You might not be surprised that a patent attorney tells you not to attempt preparing and filing your own patent application, but you may be surprised at the reasons behind that advice.
A patent application is far more than a description of your invention; rather, it is one of the most complex legal documents in existence. Not only must the application meet all the legal requirements for demonstrating that you are in possession of your invention and enabling others to practice your invention without undue experimentation, it must describe and claim your invention in a manner that preserves the broadest possible protection for your invention. No matter how good the patent specification is, bad patent claims (too much detail, wrong detail, poor word choices, etc.) can rob your patent application of its commercial value.
Worse, everything you say (and some things you don’t say) in the patent application and in all the correspondence you have with the Patent Office during the examination of your patent can and will be held against you. In other words, there are many, many “wrong” things that you can do to compromise the otherwise broad scope of your claims.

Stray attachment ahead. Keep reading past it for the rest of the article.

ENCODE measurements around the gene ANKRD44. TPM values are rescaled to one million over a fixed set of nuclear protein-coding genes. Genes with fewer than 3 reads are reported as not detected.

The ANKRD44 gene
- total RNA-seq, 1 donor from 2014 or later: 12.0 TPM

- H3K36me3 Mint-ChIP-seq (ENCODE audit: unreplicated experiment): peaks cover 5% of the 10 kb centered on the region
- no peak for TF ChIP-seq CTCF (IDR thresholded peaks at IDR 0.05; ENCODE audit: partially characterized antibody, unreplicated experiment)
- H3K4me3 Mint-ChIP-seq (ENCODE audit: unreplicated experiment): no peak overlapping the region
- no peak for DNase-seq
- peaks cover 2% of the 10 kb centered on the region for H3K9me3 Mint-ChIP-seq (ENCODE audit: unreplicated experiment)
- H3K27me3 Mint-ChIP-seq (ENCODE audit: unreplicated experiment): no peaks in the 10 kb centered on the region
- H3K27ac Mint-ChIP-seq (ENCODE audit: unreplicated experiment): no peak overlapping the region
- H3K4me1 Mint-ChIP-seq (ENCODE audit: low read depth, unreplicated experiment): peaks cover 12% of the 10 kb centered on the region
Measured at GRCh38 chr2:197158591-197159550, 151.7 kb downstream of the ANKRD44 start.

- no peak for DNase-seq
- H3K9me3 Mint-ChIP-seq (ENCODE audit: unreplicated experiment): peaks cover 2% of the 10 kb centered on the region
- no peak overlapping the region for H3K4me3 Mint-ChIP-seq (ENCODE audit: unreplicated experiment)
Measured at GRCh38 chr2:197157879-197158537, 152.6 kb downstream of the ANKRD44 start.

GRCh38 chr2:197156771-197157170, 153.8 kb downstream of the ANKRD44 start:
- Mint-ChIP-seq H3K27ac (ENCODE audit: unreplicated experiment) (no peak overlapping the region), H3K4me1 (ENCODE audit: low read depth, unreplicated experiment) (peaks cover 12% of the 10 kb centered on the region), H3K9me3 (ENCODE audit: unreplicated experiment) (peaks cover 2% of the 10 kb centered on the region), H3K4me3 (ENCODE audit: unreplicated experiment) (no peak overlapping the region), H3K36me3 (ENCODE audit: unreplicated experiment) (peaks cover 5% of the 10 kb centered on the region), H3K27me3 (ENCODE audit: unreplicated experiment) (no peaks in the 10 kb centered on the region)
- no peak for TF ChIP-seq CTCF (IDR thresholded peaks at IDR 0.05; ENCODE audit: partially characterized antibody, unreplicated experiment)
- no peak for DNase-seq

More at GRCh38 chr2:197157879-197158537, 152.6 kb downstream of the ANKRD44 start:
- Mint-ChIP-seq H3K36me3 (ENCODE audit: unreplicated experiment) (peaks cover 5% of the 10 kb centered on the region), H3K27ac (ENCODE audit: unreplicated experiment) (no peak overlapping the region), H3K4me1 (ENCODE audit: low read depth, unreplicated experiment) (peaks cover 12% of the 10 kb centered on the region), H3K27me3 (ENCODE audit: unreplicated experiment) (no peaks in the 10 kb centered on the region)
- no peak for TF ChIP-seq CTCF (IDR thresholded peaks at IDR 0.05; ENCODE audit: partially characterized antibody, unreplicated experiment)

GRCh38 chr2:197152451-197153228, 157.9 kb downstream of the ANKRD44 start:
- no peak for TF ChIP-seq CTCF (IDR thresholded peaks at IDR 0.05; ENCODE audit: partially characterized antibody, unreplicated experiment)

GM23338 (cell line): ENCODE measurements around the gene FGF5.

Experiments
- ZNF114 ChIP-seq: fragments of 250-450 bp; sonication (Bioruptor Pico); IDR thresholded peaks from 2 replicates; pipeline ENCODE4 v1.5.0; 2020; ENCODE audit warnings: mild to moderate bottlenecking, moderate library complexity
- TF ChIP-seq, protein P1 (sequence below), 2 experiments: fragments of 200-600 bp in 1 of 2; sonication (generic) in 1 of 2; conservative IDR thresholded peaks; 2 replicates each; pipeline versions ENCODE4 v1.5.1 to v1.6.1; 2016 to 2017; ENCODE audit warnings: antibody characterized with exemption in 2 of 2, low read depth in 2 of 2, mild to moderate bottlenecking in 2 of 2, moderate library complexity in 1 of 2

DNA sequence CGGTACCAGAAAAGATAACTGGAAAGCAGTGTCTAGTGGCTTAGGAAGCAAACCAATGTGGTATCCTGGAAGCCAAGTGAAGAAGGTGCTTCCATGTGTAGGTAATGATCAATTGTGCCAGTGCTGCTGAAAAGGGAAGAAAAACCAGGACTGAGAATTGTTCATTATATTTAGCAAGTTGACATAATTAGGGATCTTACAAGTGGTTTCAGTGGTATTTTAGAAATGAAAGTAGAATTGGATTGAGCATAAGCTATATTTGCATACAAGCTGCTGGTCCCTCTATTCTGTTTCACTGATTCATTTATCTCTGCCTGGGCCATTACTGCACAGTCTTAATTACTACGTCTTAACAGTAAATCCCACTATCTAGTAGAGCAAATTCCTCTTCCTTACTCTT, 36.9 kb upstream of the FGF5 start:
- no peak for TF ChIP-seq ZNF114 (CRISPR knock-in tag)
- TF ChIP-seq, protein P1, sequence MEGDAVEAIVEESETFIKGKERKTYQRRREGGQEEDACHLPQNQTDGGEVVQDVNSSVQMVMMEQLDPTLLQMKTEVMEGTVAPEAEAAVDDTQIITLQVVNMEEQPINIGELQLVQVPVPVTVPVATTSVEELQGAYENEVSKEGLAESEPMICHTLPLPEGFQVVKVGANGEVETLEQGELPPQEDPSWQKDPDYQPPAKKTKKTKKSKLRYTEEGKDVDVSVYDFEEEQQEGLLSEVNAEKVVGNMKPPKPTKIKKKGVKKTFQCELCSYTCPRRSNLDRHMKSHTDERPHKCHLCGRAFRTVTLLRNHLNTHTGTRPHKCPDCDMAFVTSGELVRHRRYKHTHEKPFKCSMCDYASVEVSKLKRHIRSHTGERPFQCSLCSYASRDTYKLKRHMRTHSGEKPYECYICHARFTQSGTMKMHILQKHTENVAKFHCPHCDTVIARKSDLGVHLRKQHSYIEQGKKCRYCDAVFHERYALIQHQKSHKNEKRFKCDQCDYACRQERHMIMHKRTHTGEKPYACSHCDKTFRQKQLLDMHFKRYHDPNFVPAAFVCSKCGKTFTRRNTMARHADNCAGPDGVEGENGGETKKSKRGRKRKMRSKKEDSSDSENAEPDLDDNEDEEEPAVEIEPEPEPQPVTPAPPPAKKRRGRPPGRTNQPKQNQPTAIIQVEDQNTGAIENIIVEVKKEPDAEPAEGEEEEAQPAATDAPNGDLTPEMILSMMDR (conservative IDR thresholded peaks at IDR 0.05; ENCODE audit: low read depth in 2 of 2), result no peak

Beyond that, you must understand that when you’re writing a patent application and/or arguing with the Patent Office about the patentability of your invention, you are dealing with two different audiences. Your immediate audience is the patent examiner working at the Patent Office. However, your long-term audience is the patent courts that will judge what your claims do and don’t cover in any patent litigation lawsuit that involves your patent. If you don’t understand how courts decide what a given patent claim does and doesn’t cover, you simply cannot reliably write good, strong patent claims.
Provisional patent applications are popularly thought of as a “cheaper” type of patent application. However, provisional patent applications are never examined by the Patent Office and do not issue as patents. Instead, provisional patent applications serve as temporary placeholders. Put simply, a provisional application establishes a filing date for your invention and gives you up to a year to file a related utility application. That utility application takes its “priority date” as the provisional’s filing date.
The “trick,” if there is any trick to filing a provisional patent application, is to make sure that your provisional patent application includes all of the important details that will be in the later utility application. Otherwise, the provisional patent application’s date protection will not apply to the later utility patent application, leaving it vulnerable to inventions made after the provisional filing but before the utility filing date.
Coats + Bennett knows patents. We are consistently ranked by IP Today magazine as one of the top 200 patent law firms nationally, as measured by the number of annually issued patents.